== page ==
• Jim Seaman

Physical Security: Defending Your Realm


Frequently, the importance and value of having effective physical security defences is under appreciated by business. Your attackers will not only seek to steal your data by launching an attack from 'Cyber Space', when they could cause far more damage by gaining unauthorised access into the confines of your places of work (e.g. office premises, or your employees' home office).

Why invest all that time and effort breaking in through your web applications or perimeter firewalls, if they are able to simply walk in off the street and attack you from within and employing a $30 device purchased from the internet or to brazenly walk out (over the lunch hour) with half a dozen mobile devices (e.g. laptops, tablets, smartphones, etc.)?

A social engineered attack is only limited by the attacker's imagination and confidence. If you don't think this is a real risk, think again. It has been reported that more than 1 in 10 data breaches now involve “physical actions”, which include leveraging physical devices to aid an attack and breaking into hardware, as well as remote attacks on physical infrastructure.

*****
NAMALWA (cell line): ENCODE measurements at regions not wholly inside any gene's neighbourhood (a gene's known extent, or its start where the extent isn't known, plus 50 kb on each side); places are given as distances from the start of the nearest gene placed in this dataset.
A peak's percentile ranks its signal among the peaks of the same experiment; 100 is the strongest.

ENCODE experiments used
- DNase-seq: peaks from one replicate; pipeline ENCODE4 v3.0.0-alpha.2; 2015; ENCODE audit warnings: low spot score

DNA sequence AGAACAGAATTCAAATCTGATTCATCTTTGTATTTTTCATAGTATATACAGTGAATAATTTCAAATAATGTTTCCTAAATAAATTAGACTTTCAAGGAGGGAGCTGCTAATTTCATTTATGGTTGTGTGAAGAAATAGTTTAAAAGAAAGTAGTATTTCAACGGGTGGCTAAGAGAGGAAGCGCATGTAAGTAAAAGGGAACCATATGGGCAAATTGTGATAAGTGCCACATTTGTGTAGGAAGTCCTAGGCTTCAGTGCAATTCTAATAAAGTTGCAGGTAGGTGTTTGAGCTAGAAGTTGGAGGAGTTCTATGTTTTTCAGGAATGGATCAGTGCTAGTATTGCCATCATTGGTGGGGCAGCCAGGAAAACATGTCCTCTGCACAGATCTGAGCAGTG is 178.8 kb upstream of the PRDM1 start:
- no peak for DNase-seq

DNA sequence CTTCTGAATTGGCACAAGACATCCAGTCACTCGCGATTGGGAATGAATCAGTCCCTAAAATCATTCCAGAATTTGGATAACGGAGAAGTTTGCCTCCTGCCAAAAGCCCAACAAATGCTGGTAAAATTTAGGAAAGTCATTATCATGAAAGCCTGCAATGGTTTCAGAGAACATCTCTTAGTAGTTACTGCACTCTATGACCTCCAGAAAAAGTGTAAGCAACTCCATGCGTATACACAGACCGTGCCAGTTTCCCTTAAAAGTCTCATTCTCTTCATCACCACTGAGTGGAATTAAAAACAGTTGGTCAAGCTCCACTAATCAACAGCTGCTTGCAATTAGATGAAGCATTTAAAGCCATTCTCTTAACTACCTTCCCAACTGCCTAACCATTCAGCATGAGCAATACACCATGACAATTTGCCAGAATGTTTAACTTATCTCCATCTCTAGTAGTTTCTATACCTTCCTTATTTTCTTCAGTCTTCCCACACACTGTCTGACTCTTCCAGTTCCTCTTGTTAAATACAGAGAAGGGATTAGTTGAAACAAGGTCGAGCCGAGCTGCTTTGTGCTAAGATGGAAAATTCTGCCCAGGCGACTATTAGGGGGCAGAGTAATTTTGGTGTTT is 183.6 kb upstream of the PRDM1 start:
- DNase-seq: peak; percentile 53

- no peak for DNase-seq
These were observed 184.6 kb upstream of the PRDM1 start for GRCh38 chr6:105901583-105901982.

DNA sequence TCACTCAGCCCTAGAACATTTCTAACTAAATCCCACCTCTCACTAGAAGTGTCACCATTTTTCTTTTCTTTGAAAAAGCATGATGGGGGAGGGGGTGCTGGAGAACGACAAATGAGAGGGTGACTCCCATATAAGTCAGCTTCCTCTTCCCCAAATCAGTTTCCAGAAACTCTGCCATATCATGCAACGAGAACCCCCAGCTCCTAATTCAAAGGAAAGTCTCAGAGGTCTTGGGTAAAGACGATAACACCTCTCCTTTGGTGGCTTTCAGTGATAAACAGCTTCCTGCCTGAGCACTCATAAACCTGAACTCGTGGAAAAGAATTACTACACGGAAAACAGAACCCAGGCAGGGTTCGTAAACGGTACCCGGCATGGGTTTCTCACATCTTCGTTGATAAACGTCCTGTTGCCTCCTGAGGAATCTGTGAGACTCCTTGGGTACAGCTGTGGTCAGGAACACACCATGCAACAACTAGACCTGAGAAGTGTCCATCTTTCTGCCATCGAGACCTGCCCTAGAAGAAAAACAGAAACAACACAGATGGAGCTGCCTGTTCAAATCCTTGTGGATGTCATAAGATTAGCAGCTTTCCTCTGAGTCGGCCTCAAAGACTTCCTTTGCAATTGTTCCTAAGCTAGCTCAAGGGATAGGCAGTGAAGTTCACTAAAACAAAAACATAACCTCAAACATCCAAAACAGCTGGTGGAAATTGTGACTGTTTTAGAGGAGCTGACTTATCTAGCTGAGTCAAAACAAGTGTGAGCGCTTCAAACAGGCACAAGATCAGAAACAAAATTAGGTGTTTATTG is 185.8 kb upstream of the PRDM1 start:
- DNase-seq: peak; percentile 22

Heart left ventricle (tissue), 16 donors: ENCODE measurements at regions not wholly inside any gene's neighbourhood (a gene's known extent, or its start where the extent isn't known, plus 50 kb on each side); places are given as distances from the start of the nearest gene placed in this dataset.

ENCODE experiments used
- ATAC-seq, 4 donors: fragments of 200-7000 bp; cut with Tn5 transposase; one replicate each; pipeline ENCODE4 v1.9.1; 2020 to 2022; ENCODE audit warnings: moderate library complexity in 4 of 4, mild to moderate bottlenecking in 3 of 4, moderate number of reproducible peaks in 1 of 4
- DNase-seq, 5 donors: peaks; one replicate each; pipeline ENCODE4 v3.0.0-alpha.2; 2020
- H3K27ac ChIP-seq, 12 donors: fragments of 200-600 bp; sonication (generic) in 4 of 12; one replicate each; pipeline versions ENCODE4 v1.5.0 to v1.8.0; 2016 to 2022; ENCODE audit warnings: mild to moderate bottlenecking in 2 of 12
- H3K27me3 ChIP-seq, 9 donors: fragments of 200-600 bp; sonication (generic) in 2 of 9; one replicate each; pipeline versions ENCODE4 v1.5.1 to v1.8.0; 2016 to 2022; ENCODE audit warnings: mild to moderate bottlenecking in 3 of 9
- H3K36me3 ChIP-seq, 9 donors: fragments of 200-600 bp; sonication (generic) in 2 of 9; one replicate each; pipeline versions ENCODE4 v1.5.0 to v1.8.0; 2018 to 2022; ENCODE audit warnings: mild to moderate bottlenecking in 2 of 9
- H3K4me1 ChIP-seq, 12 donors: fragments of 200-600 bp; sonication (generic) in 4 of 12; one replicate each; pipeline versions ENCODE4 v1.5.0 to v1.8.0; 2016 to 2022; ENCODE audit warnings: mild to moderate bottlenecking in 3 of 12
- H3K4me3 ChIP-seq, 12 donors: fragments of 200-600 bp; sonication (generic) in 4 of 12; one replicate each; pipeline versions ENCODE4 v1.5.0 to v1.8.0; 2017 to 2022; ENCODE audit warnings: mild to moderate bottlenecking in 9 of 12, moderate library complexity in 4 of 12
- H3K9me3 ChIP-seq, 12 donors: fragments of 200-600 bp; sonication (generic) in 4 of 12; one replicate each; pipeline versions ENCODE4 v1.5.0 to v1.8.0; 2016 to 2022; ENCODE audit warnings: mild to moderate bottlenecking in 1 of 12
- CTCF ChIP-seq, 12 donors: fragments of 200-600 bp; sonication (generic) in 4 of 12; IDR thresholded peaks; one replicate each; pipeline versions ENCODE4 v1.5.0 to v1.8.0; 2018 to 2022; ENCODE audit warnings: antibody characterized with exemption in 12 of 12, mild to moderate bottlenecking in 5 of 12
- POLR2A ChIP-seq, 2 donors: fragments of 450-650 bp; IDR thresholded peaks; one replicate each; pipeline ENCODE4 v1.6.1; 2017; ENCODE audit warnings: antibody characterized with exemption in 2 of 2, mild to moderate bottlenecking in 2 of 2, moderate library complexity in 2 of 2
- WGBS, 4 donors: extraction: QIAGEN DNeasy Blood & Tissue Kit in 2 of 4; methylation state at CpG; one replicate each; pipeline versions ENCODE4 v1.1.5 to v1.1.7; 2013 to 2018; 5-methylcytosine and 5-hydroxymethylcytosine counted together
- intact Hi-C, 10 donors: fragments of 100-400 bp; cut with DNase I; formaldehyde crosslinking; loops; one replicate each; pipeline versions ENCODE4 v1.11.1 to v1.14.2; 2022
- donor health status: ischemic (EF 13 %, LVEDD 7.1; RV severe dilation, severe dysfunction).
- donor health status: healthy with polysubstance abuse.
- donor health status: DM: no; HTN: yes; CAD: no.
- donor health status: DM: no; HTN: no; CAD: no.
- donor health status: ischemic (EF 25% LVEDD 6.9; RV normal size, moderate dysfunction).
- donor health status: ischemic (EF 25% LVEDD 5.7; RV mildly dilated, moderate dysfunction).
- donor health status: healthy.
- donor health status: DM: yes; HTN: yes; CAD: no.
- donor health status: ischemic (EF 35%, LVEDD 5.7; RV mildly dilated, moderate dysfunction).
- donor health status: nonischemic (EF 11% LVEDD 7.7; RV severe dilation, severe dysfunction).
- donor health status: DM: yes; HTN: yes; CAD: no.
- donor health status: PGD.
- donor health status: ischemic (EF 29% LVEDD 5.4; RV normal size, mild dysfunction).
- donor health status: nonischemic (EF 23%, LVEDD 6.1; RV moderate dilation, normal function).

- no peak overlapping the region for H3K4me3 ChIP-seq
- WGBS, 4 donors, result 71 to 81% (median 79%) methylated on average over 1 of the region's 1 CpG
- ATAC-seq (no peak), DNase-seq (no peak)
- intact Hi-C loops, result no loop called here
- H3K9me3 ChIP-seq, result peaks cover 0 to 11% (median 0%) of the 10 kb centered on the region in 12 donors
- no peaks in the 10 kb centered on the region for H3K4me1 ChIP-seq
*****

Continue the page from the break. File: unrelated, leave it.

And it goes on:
As a child, we are often told stories that involve elements of social engineering (e.g. Snow White (poisoned apple), Red Riding Hood (Wolf masquerading as Grandma), Pinocchio (Fox & Cat), Chitty Chitty Bang Bang (Child Catcher), etc.).

However, as adults, we forget the risks that are presented from physical security attacks and with businesses failing to remind their employees of the inherent dangers from social engineering attacks and primarily focus their efforts on defending themselves from 'Cyber Space' attacks.

If an organisation has invested a great deal of money in implementing physical security defences, wouldn't it be wise to ensure that the human element interacting with these defences are not undermining this physical infrastructures, as per their design?